I saw this bumper sticker while speeding down the Northwest Tollway on my way home from O’Hare the other day. I knew I had to have one.
So I whipped out my iPhone and went to “store”.
I searched for, located, then downloaded the iPhone app that connects me directly with eBay. After logging in with my username and password “eastcoaster”, I simply typed in “h-a-n-g-_-u-p-_-a-n-d-_-d-r-i-v-e” in the search box.
As usual, I had to backspace a few times to get the correct term typed in, but I eventually persevered. Alas, too many results came up.
Blowing past Elmhurst Rd, I tried again, this time typing in “h-a-n-g-_-u-p-_-a-n-d-_-d-r-i-v-e–_-b-u-m-p-e-r-_-s-t-i-c-” before some jerk-off driving his wife’s mini-van while chatting away on his phone nearly cut me off before I could finish.
I quickly stashed my venti vanilla skim latte in its holder and simultaneously honked and waved with less fingers than my left hand contains, while clutching my iPhone in my right. What was this chucklehead thinking?
By the time I was ready to exit onto Barrington Road, I still hadn’t found what I was looking for on eBay. I was miffed until I realized how the trip down the tollway seemed to take no time at all. In fact, I couldn’t really remember driving it. What just happened for the last 20 minutes?
I decided to postpone my eBay search until I got home. It was time to pay some serious attention in case a deer decided to jump out in front of me. Gotta be extra alert out by me…
That’s one of my peeves, and I would bet many of you share it as well. It’s the self-important “distracted drivers” that piss me off as they try to multi-task while guiding a multi-ton vehicle hurtling down the road.
The whole episode reminded me of a story I had seen in at NewYorkTimes.com, that addressed the increasing amount of gadgetry gradually accumulating in the cabs of emergency vehicles. In addition to the normal gauges, lights, dials, mirrors, radios, and sirens, more and more electronica is competing for our attention as we attempt to safely navigate our way through traffic as quickly and as safely as possible.
Like a litter of eleven puppies competing for six nipples, we’ve been inundated with computers, map routing and GPS devices, cell phones, and multiple radio frequencies- all looking for a spot in our collective cerebrums as we try to wrap our heads around pre-planning our first few steps upon arrival at the emergency scene.
I ask you this: How much is too much? When do WE cross the line and become just another distracted responder?
As the NYT article explains, there is no data currently being collected regarding accidents involving emergency responders distracted by TMI. But there are several anecdotes:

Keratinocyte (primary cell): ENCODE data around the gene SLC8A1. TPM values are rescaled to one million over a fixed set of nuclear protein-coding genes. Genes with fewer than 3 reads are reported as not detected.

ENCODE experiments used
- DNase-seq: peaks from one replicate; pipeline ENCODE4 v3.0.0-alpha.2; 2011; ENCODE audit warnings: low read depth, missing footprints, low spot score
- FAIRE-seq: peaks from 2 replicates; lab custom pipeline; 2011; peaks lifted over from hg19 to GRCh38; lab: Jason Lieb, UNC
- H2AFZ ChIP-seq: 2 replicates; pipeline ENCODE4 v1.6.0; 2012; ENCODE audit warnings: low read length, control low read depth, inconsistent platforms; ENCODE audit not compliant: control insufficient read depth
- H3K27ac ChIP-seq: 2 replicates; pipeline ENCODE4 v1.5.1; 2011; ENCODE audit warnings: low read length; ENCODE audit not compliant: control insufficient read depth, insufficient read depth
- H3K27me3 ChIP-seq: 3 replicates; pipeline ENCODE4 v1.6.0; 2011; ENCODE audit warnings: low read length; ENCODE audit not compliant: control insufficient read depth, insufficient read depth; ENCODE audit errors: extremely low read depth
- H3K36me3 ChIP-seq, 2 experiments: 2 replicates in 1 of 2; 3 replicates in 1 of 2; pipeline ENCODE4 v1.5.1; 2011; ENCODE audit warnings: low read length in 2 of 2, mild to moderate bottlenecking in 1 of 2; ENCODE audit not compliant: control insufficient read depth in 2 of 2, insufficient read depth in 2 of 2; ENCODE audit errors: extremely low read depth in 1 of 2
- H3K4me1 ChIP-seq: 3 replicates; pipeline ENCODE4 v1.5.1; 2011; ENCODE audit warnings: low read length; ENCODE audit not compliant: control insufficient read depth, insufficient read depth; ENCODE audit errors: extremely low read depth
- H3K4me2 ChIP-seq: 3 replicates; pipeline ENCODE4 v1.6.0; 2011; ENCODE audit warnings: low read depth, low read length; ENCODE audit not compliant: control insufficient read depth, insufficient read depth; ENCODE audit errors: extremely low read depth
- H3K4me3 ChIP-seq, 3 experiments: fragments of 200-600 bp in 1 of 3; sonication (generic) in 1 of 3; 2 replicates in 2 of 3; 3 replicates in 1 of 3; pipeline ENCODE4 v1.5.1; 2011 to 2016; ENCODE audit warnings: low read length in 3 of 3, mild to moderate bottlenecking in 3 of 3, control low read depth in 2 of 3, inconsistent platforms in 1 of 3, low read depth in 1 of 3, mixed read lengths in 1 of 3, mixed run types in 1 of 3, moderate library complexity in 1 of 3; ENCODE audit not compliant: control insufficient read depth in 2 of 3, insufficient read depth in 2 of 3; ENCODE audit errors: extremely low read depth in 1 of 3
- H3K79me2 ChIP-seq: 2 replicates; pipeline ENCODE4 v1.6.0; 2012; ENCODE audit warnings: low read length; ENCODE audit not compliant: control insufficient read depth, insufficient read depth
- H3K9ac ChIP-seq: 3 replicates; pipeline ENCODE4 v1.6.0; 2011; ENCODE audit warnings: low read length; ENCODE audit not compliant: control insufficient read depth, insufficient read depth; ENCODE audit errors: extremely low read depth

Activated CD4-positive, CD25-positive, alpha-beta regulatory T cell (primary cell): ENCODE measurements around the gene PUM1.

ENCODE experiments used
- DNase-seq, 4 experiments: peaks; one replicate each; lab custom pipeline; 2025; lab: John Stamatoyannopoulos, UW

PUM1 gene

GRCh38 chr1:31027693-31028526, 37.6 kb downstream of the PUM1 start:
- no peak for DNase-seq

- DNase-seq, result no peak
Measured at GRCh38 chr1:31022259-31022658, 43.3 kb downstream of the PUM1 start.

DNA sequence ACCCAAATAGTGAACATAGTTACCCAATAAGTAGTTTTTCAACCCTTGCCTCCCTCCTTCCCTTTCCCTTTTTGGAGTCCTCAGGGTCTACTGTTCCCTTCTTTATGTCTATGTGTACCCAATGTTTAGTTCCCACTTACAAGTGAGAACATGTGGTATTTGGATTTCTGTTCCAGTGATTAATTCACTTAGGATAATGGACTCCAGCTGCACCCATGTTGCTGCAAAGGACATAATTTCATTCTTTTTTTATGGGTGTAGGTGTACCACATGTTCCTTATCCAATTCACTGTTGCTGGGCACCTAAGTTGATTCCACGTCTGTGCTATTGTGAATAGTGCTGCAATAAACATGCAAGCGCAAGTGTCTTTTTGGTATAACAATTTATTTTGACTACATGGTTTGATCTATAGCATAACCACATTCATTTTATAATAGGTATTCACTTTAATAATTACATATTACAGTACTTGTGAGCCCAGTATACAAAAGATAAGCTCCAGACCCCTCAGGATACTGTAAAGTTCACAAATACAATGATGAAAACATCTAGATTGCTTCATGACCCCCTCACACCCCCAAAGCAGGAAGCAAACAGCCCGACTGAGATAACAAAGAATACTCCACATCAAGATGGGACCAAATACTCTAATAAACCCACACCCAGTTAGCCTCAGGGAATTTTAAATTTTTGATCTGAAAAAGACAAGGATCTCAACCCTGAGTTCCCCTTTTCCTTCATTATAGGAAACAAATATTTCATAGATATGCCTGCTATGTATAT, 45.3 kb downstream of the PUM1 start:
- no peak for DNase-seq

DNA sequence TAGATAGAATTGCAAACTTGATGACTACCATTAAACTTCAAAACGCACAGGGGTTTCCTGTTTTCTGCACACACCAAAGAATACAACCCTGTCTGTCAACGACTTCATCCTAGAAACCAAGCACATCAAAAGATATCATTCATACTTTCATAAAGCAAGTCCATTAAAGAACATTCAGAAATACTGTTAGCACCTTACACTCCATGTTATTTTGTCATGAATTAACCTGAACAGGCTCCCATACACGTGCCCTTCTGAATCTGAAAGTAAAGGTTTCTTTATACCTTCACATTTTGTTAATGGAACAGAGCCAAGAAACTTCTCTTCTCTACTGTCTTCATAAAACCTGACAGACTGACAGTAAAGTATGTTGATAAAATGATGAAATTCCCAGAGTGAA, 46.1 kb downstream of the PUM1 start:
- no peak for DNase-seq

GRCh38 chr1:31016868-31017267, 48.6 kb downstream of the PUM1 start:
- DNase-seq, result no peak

“Philip Macaluso, a New York paramedic, recalled a moment recently when he was rushing to the hospital while keying information into his dashboard computer. At the last second, he looked up from the control panel and slammed on his brakes to avoid a woman who stepped into the street.
In April 2008, an emergency medical technician in West Nyack, N.Y., looked at his GPS screen, swerved and hit a parked flatbed truck. The crash sheared off the side of the ambulance and left his partner, who was in the passenger seat, paralyzed.
In June 2007, a sheriff’s deputy in St. Clair County, Ill., was driving 35 miles per hour when a dispatcher radioed with an assignment. He entered the address into the mapping system and then looked up, too late to avoid hitting a sedan stopped in traffic. Its driver was seriously injured.”
Even my own friend and fellow podcaster Greg Friese was quoted in the article, citing his own experience in which he felt it necessary to demand the distracted driver of his ambulance to step away from his cell phone:
“My partner was checking baseball scores as he was driving a patient to the hospital. I looked through the passageway and said, ‘You’ve got to stop that right now,’ ” recalls Greg Friese, a paramedic in central Wisconsin, who was treating a patient in the back. Mr. Friese also develops online training programs for medics, E.M.T.’s, police officers and firefighters.
“We’re dealing with the carnage, which ranges from the trivial to the tragic, of distracted driving,” he said. “We should know better.”
Yes we should.
As we decide how to utilize the constant array of new technology, we need to address the amount of distraction we’re placing upon our responders. We need to recognize and accept that too much input may result in a decreased ability to process the information in a way that is useful. Worse yet, distracted emergency responders may bring increased civil and criminal liabilities upon our departments.
The last thing I need is another fire engine flying past me with a distracted driver while I’m trying to surf the web and revise my fantasy hockey roster.